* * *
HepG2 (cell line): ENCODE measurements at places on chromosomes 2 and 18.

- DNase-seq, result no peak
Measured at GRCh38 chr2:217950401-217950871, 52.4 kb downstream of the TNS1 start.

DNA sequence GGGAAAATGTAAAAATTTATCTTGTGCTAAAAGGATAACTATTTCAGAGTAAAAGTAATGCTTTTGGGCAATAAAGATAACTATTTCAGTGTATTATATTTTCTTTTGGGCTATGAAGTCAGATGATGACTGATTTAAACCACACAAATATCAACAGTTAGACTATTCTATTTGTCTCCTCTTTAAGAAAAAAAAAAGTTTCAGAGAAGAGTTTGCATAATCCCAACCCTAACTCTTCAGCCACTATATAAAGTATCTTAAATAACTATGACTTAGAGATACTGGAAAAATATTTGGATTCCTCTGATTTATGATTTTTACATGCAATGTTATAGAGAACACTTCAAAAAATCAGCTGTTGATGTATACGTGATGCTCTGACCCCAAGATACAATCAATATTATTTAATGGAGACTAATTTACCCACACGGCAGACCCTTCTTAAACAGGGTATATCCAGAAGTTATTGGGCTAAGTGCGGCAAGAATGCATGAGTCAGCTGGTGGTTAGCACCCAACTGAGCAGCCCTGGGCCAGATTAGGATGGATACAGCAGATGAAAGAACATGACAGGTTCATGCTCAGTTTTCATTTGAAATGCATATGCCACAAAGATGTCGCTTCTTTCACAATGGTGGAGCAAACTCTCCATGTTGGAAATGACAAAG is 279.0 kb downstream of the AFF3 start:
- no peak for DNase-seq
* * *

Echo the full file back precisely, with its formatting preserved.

HepG2 (cell line): ENCODE measurements at places on chromosomes 2 and 18.

- DNase-seq, result no peak
Measured at GRCh38 chr2:217950401-217950871, 52.4 kb downstream of the TNS1 start.

DNA sequence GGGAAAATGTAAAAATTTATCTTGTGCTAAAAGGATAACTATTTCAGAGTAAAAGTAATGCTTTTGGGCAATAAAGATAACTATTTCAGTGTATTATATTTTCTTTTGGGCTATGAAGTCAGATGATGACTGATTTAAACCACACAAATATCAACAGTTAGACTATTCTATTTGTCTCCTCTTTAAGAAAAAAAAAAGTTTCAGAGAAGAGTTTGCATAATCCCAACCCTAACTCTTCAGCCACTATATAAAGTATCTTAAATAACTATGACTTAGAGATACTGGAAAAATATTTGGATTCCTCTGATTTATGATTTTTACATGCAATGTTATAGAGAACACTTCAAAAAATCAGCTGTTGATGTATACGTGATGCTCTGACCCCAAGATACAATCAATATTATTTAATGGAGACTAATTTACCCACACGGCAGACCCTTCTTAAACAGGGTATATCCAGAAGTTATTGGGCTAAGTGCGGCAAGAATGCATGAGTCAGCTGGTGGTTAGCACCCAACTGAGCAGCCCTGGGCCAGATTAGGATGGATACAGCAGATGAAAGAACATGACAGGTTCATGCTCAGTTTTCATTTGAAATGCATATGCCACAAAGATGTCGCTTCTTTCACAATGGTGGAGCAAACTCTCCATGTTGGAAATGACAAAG is 279.0 kb downstream of the AFF3 start:
- no peak for DNase-seq